from observation this will be found an ex
celleut means to help locomotion.
English sanitarians claim that their low
death rate figures are due 10 their thorough
system of school inspection and the control
exercised by the health officers
It is just as well to make tbe best of a
bad dinner, bnt there is no law in the land
that will keep you from swearing at the
Imitators and Impostors.
The unequalled success of Allcock's
Porous Plasters as an external remedy has
induced unscrupulous parties to offer im
itations, which tbey endesvor to sell on
tbe reputation of Allcock's. It is an
sbsurditv to speak of tbem in tbe same
categcry as tbe genuine porous plaster.
Their pretentions are unfounded, their
vsuntee merit unsupported by facts, their
alleged superiority to or equality with
Allcock's a false pretense.
Mhe sblest medical prsctitiooers and
chemists and thousands of grateful pat
terns unite in declarioe Allcock's Porous
Plssters the beet external remedy ever
Beware of imitations, do not be deceiv
ed bv misrepresentation. Ask for All
cock's and let no solicitation or explan
ation induce ytu to accept s substitute.
Won't Cure Rheumatism.
Bu" Krause's Germ' n Oil will rob the
rueumatic sufferers of many cf its terrors,
t-eine a powerful absorbaat in all cases
furnishes temporary relief. It 19 a recog I
n' zed fact that any stimulating counter!
irritant that is penetrating when properly
applied removes pain, and that is what :
Kriuse 3. German Oil is a relief, not a
cure for rheumatism. For s.!e by all
druegis'g. Hartz & Babnsen, wholesale
Cubeb Cough Cure One minute.
For saie by all druggists Hartz &
Babnsec, wholesale druegists.
it is to see beautiful cbdd's face disfigured
with vile humors, bursting through the
skin in pimpies, blotches and sores, and
sadder still, when tbe young and innocent:
are laughed at and twitted in all such
cases. Parents should give tbem that;
good and pure remedy, Sulphur Bitters, j
which will search and driye out of the
blood every particle of humor Health
urtis Opera House,
CHAS. T- KINDT. Manager.
One Week. Commencing July 18
Return Engagement, by icaasst, of the
Andrews Opera Company!
i .; m ron tms e k:
Mondav and Tuesday,
Commmation books. 12 tickets $S 0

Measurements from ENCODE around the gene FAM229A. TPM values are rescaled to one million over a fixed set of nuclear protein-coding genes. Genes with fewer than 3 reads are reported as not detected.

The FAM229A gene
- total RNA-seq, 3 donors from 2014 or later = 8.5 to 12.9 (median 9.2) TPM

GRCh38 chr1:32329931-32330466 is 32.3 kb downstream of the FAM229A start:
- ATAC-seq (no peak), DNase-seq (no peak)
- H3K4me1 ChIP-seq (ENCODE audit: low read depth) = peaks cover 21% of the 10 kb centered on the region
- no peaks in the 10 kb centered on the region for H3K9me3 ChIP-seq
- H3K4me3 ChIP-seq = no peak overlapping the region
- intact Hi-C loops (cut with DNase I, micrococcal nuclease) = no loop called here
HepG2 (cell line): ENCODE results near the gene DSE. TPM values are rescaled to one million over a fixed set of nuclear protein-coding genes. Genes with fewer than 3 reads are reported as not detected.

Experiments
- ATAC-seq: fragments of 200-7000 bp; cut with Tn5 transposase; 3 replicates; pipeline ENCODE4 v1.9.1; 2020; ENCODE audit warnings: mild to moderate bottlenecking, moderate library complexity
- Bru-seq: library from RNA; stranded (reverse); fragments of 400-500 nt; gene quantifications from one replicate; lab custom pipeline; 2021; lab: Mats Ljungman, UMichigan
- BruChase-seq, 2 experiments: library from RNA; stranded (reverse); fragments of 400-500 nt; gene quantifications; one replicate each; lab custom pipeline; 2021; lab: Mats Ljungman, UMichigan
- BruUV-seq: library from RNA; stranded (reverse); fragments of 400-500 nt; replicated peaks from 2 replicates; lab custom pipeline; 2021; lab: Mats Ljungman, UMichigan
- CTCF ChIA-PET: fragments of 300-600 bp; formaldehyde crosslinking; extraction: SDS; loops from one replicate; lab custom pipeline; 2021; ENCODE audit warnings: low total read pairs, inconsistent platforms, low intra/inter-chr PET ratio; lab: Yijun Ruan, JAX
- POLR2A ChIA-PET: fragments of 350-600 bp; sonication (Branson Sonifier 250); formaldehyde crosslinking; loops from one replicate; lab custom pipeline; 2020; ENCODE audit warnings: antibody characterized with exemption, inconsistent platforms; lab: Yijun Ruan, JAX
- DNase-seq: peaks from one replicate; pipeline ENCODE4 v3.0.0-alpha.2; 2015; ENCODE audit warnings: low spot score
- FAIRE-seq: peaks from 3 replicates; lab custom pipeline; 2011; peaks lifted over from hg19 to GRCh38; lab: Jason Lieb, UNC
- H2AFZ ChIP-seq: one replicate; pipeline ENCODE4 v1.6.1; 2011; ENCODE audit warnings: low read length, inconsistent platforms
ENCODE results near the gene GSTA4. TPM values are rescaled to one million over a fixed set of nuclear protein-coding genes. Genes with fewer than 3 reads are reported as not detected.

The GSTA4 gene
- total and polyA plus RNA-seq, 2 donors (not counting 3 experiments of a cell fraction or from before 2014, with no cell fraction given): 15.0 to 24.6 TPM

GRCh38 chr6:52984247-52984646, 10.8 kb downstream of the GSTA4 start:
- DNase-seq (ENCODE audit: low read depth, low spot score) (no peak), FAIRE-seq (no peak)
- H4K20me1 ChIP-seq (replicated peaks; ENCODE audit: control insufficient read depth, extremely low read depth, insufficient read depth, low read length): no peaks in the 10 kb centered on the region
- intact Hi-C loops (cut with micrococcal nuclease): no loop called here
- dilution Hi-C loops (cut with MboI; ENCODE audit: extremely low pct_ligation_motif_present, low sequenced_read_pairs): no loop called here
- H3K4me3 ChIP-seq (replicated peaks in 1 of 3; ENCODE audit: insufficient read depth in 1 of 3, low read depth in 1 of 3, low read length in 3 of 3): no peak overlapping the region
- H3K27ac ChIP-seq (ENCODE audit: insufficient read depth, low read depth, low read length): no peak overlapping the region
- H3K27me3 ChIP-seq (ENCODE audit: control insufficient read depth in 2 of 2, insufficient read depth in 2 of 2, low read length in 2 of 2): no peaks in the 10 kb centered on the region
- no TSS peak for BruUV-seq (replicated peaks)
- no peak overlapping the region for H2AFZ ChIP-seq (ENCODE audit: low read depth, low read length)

t - BUB.
Adraia-ion. 75,50 and i5c: seats at Fluke" Fri
Outfit that very properly contains a supply ol
which adds to the enjoyment of all the other
dair.ties, and ma!;es a picnic a picnic indeed.
A 25 cent package mates 5 -allocs of this
very popular beverage.
Don't be deccired if a dealer, for the sake
of larger prctit. tell5 yru some other kind
is 'justaseood 'tit false. No imitation
1 as good as the genuine H:es'.
I will place on sale for the next 30 days
my entire stock of millinery goods at
prices that defy all competition of the
tri-cilies. It will pay yon to call and
examine my goods before purchasing
MISS KATE BYRNES,
1709 Second A.venue.
DR. ST. ARMAGH'S
Ia tbe Safeat and Barest Remedy ever discovered
tor all Uie unnatural dischargea and Private
Disea8es op Men aad the debilitating weakness
peculiar to women. It has never failed to core
the moat obstinate case, in men, in from S to 6
days. (Nothing that make quicker claim a is
aafe.) It ia convenient to carry and handy to
uae no bottle or spoon to annoy you. Remem
ber, we guarantee It. Price S1.00 per box. Com
plete lnatrnctlona with each box. If tbe drug
gist you r.-k for Dr. St. Annand'a French Cure
baa not got It, don't let him fool you with hia
oily tongue by selling you something else in
atead, but Bend jTice to aa and wo aria forward
to you by mail, in tdain, unmarked box. We
also treat patiuts by mall. AUdress THE
HAZZARAK MKDICINR CO., -0 South San
gamon Street, Chlcaeo, lit
Baas transparency t. -Ha. kin. R
I uie ' ml 1;
.'-"kiim. tuotu rot
Jr-ag i-ts n. -iMIni for M eta.
Summer Millinery Km
In tajipt t .
. , V
O faVir i( tye
MADE ONLY BY
. arjar . 1 . aws a
w ' -a -
J. B. ZIMMER,
Has Just received a large '-tc:c- of the lateit Imported atd Domet;c Sf,r:re n - -tultlncs.
which he is feiling at $25.00 and op. His line of overroatisef cans bt 1
west of Chicago. A very floe lice of pants, which he la selling at $00 sad Ca
and make ) our selection whi'e the stock is complete.
Star Block, Opposite Eakpeb House.
OLD GUARD HAND
J. L. 1 3
And Dealer in Mens' Fine Woolens.
1706 Second Avenue
C. J. W. SCHREINER,
Contractor etnd Builder.
1121 and 11SS Fourth arenoe. Residence 1118 Fourth aTenne.
Plans and specWcations fureishea on all classes of work: also agent cf filler's Pa-c-- aside
sliding Bltndr, lomething new. stylish and desirable.
HORST VON KOECKBITZ,
ANALYTIC AND DISPENCING
1 PHARMACIST I
Will be located on Fifth avenue and
Proprietor of the Brady Street
a. I avnda of Cut Flowers constantly on hand.
QenHe'-t . Flower Store-
Oae block north of Central Park, the largest 1 - Ia. 30 Brady St reet. DatcnporUowa .
B. F. DeGEAR,
Contractor etnd Builder,
Bee and Shop Corner Seventeenth Bt . X 1 T 1 J
and Seventh Avenue, IVOCK Island
aaT-All kinds of carpenter work a specialty. Plana and estimates for all kinds of bnlldlcxs
furnished on application. -
cvir.r wSZZS tJ
copy i.ntir. Iv Free.
Pavenport Business College,
COMPLETE IN ALL DEPARTMENTS.
FOR CATALOGUES ADDBKS8
DUNCAN f Davenport.
bui Wwe fye Wild
Aft? fiTe bbworTK of l7eaJi?er
losvor &.na rt.ni x -kz-
lot losretber: rvs
III! 1 1 t
I At 1 I'M
TVertfthird street on or before Ausu-t 1.
1803 Second Avenue.
(L&zfye sand 'Satfa&c2?feMtape:.
Every MAN who would know the fiRisnwrrna du. -
. N ,OM-T-. To any earnest mar. v. w:ll mall one
In plain aealed cover. Arcfni-' (to -. I ba quacka.
ERIE MEDICAL CO., BUiT M. Y.
e'ilJ''" l -i